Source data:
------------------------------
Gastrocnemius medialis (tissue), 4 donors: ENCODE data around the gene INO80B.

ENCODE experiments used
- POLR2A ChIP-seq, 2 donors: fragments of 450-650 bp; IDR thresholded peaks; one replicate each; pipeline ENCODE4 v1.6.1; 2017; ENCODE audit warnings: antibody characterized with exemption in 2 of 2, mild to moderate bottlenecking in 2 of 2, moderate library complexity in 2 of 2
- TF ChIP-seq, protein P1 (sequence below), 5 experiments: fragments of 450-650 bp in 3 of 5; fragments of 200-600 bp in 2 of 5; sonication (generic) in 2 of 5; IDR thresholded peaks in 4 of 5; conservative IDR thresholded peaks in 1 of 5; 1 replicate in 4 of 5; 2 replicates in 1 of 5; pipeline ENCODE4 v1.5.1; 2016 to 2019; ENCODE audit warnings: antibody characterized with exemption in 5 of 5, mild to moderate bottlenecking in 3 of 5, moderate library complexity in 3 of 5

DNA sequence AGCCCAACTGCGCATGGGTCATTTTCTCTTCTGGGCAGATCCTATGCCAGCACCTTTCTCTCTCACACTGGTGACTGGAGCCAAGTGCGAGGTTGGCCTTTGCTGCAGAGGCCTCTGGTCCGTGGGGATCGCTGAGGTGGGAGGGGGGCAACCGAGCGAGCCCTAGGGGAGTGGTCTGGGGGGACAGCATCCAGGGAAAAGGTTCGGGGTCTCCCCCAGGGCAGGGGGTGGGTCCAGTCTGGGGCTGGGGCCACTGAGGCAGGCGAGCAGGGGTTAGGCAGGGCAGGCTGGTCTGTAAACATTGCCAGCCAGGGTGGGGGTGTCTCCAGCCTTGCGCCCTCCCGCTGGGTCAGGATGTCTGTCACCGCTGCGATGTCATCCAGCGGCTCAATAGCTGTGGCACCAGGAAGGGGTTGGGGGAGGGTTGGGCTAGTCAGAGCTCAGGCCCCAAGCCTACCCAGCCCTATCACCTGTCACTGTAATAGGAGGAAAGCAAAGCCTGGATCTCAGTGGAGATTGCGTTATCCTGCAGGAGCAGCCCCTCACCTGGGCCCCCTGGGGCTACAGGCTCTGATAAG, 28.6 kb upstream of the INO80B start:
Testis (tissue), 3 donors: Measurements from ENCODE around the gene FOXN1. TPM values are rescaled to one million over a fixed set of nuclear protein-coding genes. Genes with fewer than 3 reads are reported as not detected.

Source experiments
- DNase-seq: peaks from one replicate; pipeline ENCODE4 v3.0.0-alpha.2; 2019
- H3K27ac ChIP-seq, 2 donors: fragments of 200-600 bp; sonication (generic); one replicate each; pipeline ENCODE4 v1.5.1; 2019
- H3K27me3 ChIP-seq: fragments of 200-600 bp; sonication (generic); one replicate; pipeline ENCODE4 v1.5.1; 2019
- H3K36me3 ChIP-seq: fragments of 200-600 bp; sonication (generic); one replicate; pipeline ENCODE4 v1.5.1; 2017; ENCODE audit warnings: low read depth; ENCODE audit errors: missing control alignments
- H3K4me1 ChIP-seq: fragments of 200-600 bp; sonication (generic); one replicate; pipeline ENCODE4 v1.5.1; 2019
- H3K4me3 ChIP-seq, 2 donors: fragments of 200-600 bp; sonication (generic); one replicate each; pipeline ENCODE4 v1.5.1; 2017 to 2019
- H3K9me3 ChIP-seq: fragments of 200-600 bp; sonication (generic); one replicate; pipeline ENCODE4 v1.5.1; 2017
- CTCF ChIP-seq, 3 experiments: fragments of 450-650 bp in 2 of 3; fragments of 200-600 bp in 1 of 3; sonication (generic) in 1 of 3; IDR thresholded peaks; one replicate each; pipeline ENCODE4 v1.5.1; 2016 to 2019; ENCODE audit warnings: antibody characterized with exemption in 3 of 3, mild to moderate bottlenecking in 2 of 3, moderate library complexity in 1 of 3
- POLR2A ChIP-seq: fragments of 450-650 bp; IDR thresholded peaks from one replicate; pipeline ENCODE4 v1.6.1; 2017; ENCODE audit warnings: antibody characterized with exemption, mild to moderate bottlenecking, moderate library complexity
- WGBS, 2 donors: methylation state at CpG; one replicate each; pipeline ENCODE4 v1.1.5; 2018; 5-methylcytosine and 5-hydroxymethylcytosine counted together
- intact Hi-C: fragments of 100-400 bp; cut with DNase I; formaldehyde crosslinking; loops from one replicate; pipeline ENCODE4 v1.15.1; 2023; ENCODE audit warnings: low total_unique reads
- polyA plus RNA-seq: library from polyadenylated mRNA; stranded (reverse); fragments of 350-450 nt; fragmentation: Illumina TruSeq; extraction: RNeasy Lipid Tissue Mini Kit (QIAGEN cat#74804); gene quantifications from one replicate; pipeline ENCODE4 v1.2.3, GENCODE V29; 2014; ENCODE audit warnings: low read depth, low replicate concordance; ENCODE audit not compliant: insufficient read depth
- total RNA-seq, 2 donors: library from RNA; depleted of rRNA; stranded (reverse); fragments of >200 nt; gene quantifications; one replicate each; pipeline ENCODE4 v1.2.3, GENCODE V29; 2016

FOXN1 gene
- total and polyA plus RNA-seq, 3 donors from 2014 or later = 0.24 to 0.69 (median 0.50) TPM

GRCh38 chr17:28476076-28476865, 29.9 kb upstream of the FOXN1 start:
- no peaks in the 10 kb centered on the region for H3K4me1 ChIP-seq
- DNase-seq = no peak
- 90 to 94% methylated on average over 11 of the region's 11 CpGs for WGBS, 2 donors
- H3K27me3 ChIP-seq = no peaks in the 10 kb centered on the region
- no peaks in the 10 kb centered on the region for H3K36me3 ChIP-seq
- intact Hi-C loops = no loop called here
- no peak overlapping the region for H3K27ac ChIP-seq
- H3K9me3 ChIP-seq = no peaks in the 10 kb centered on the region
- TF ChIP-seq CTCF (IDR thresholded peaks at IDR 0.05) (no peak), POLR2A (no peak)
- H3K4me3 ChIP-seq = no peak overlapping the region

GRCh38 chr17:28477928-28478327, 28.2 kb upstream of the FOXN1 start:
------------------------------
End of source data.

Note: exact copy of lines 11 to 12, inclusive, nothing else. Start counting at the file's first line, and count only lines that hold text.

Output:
- H3K36me3 ChIP-seq: fragments of 200-600 bp; sonication (generic); one replicate; pipeline ENCODE4 v1.5.1; 2017; ENCODE audit warnings: low read depth; ENCODE audit errors: missing control alignments
- H3K4me1 ChIP-seq: fragments of 200-600 bp; sonication (generic); one replicate; pipeline ENCODE4 v1.5.1; 2019